Deja Vu

I found myself in the boardroom of an advertising agency yesterday, talking to someone I’d never met but had had a conference call with three years ago.  She knew a little about me, having checked my name on LinkedIn and talking to colleagues we share. To cut a long story short, she’d commissioned my client to conduct some fairly fancy engagement and recall research, using eye-tracking technology, knowing that she needed something for the industry to love, so that they might love her company, and it might love her. I had designed and helped conduct this research for my client, who loved me because I’d fed the food chain.  In the event, she’d missed the meetings and the project, as she gave birth prematurely, in Portugal on holiday, and apparently remained there for two months, learning the sign language of Portuguese paediatricians who spoke no English, but that must be another saga.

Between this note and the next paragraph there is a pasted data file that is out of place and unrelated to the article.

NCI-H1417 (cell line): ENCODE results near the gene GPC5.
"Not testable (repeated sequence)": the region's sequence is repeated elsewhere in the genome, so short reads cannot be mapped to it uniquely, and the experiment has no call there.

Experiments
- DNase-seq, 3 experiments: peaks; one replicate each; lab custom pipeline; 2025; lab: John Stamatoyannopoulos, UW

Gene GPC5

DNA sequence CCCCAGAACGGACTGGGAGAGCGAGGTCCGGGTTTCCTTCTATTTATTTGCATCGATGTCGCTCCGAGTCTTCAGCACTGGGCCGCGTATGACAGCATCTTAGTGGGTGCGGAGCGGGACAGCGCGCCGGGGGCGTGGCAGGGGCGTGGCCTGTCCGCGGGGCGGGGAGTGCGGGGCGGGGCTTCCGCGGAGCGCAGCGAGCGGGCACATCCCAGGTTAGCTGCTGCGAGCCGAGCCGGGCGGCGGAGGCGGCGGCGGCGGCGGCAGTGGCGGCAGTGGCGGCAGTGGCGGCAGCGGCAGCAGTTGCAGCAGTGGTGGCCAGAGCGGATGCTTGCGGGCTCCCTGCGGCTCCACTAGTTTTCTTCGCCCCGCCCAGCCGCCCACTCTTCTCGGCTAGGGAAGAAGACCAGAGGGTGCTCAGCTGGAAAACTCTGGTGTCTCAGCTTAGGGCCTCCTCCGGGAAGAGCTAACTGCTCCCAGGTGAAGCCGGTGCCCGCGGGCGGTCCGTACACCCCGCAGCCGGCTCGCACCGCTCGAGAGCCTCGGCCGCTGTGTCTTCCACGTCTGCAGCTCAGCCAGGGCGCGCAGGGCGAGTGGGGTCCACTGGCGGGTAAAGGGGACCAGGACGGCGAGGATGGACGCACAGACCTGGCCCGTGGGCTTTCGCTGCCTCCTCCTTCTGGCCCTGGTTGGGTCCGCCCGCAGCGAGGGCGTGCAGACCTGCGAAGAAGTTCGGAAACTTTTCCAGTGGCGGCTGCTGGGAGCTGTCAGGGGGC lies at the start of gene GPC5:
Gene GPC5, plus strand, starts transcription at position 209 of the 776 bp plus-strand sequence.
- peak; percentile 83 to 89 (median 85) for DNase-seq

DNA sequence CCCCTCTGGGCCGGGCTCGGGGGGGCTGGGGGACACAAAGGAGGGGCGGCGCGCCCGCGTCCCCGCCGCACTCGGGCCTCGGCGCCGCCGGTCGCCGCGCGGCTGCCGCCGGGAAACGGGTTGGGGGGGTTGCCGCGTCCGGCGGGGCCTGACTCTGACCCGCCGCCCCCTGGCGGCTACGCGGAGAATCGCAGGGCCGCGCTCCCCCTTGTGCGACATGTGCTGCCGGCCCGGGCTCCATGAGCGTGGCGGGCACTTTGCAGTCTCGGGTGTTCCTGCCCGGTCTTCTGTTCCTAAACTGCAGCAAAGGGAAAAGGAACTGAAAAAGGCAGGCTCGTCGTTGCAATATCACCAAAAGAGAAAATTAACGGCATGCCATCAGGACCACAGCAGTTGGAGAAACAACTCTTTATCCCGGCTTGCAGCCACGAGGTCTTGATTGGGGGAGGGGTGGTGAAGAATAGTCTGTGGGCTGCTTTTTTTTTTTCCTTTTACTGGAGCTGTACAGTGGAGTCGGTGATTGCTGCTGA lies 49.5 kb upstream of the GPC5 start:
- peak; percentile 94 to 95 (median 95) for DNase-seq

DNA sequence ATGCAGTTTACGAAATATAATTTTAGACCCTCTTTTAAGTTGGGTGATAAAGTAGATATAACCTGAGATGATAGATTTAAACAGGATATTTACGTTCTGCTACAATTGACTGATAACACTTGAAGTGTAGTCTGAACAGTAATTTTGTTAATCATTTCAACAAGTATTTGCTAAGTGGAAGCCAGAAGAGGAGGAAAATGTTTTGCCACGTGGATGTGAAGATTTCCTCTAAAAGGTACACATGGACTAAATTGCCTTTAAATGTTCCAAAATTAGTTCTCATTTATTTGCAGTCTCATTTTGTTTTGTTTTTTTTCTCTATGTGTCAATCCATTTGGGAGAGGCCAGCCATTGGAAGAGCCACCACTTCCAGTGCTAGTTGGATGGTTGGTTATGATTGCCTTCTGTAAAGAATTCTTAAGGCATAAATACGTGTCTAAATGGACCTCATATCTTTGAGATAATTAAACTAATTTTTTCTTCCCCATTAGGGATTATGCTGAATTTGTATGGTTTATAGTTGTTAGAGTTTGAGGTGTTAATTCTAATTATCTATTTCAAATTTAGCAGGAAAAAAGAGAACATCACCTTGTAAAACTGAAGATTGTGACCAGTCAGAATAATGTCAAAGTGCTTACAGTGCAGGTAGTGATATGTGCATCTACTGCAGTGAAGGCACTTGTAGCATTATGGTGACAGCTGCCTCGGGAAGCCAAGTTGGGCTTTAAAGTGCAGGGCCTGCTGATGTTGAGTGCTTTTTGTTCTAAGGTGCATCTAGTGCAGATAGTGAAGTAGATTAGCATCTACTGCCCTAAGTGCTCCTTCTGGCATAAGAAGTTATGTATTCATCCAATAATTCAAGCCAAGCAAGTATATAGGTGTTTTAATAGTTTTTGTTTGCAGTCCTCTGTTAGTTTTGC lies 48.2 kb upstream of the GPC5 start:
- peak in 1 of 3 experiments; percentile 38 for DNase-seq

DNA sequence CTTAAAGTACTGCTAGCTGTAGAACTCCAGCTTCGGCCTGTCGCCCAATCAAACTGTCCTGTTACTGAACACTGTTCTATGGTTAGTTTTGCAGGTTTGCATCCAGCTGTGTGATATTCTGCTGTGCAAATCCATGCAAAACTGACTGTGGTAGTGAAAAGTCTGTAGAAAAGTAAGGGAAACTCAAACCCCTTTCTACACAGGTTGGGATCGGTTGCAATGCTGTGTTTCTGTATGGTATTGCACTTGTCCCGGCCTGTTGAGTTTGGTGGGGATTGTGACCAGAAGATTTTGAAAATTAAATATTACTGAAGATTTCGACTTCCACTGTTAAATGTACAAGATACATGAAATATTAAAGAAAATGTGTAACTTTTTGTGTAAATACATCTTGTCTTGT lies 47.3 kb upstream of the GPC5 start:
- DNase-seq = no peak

So yesterday, after a 5.30am start, and ensconced in the overheated front parlour of a re-purposed Georgian villa in Ballsbridge, I found myself describing research techniques I was introduced to in the late 1970s, and which she had only heard about, or perhaps read about. Nothing new in the Hague… But in the process of describing the benefits of multi-variate analysis as a tool for segmenting her audience and identifying personality types more susceptible to her medium, I realised that there’s good ideas and bad ideas, practical solutions and impractical ones, but that the old and new merge when it comes to re-invention. Her experience, which sits exclusively in the digital era, and opens its doors on the vistas of personalised advertising, needs this old process to identify her audience’s touch points. So much for the jargon of Ballsbridge. So much for overheated boardrooms and ethnography.